Hubble is still going strong, captures stunning new fiery nebula image

"Hubble's pretty much the only game for a huge chunk of astrophysics."
Chris Young
The Soul Nebula image captured by Hubble.
The Soul Nebula image captured by Hubble.

ESA / Hubble & NASA, R. Sahai 

The Hubble Space Telescope is still going strong, despite a number of recent setbacks.

The iconic space observatory captured a stunning image of a region of space called Westerhout 5, also known as the Soul Nebula, as per a press statement.

The region glows a fiery red due to H-alpha emissions, which occur when very energetic electrons in hydrogen atoms lose energy and emit a red glow.

Hubble captures stunning Soul Nebula

The Hubble Space Telescope captured the fiery image of the Soul Nebula, which is located roughly 7,000 light-years away from Earth late last year. The new image reveals a number of impressive features, according to the Hubble team. One of the stand-out features is a free-floating evaporating gaseous globule (frEGG) that can be seen as a dark floating cloud near the top of the image.

The frEGG, dubbed KAG2008 globule 13 and designated J025838.6+604259, belongs to a class of evaporating gaseous globules (EGGs) that occur in nebulae when energetic radiation from young stars ionizes surrounding gas by removing their electrons. The gas then disperses away from the stars via a process called photoevaporation.

FrEGGs differ from EGGs due to the fact that they are detached from the surrounding gas, giving them a teardrop-like appearance. Both are a source of interest for the astronomical community as it is believed they may act as stellar birthing grounds.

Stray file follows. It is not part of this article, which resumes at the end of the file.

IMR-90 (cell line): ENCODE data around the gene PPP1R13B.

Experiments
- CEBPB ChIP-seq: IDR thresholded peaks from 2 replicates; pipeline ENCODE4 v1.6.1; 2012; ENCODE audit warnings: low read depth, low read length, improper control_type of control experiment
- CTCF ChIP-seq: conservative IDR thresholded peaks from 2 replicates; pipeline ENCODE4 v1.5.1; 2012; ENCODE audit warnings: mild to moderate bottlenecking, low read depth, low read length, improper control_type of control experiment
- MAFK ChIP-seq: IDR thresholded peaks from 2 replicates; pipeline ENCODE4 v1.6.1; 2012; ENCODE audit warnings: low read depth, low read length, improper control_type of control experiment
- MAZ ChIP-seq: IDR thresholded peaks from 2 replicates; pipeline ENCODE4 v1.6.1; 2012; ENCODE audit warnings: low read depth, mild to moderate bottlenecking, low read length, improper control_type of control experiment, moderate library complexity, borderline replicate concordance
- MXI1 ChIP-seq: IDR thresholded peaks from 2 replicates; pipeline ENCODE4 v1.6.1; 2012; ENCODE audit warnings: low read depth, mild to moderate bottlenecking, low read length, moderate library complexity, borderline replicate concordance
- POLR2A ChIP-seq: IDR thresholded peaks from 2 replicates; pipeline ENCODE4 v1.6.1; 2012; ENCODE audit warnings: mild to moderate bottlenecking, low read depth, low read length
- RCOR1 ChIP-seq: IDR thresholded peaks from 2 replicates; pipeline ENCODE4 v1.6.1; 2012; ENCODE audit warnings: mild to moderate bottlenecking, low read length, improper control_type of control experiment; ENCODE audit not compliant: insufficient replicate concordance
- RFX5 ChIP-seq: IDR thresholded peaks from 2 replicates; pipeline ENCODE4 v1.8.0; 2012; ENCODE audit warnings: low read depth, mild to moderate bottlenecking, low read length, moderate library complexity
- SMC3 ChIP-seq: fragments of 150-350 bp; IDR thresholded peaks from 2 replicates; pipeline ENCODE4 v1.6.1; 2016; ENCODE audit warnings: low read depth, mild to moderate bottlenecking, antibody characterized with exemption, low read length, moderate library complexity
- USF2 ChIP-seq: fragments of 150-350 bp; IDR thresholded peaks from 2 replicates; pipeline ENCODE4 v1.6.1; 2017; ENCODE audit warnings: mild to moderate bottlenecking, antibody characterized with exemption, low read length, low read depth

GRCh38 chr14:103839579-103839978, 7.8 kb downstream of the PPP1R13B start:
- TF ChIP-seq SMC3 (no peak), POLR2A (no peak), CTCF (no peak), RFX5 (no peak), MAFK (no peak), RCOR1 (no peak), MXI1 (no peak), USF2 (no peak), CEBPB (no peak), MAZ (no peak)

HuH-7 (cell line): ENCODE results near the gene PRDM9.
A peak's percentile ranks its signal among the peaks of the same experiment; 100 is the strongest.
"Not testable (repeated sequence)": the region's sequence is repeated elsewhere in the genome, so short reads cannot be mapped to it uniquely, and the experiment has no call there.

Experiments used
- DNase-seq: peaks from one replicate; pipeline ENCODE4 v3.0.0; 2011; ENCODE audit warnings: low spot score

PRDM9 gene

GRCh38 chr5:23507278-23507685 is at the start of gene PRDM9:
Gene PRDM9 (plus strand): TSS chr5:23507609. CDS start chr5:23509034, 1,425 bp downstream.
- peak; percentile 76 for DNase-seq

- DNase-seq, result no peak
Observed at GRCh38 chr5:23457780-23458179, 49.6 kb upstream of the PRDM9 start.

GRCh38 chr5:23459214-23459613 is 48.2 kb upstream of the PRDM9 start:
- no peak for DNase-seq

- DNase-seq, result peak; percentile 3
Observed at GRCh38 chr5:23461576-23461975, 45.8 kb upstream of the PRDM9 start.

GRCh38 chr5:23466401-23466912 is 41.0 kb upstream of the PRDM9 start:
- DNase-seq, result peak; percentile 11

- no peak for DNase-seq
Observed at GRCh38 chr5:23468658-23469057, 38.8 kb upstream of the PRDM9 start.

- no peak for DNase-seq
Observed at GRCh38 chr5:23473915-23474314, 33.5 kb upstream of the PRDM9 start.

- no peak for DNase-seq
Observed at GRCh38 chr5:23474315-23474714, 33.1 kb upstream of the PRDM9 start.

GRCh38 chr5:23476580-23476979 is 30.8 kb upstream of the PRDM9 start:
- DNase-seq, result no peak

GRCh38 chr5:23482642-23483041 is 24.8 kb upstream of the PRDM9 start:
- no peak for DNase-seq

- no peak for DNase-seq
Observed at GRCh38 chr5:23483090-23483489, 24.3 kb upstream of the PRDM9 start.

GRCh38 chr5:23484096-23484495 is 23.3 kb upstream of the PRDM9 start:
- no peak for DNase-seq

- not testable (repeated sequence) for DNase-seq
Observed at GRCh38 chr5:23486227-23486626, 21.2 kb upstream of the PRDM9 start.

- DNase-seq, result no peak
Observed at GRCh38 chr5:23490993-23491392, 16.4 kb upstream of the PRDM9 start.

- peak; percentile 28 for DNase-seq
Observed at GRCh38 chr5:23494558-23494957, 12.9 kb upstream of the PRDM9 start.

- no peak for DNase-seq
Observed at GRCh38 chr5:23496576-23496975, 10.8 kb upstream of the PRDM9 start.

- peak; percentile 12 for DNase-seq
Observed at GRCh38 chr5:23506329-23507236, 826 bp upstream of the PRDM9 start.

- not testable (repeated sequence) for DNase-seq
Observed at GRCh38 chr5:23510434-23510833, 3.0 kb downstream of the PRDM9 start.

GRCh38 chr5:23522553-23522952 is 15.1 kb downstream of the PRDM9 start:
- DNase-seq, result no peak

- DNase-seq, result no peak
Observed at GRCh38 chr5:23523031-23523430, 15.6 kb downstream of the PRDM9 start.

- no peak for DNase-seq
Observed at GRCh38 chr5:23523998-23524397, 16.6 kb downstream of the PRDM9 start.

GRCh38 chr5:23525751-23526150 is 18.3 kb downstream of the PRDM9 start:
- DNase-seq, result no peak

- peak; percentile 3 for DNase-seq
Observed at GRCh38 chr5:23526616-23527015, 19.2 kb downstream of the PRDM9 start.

As a European Space Agency (ESA) statement explains, "their relative opacity means that the gas within them is protected from ionization and photoevaporation. This is thought to be important for the formation of protostars, and it is predicted that many FrEGGs and EGGs will play host to the birth of new stars." 

Astronomers only discovered EGGs recently; however, one notable example is viewable in an iconic Hubble image published in 1995, showing the tips of the Pillars of Creation.

Hubble's legendary legacy grows

The Hubble Space Telescope has been orbiting Earth for more than 30 years. In 2021, it was believed that a software glitch in the observatory's aging hardware could spell the end for the iconic observatory. However, NASA officials were able to resolve the glitch, allowing Hubble to resume science operations.

Since its launch in 1990, Hubble has made more than 1.5 million observations leading to the publication of over 18,000 scientific papers on subjects ranging from dark energy to black holes and gamma-ray bursts.

Hubble is still relevant, even though the James Webb Space Telescope has been wowing scientists and space enthusiasts since it started science operations last summer. Webb captures images in infrared wavelengths, while Hubble takes observations in high-energy ultraviolet light.

As Tom Brown, head of the Hubble mission office at the Space Telescope Science Institute (STScI), recently explained, when asked if Hubble is still in the game, the observatory's unique capabilities mean that "Hubble's pretty much the only game for a huge chunk of astrophysics."

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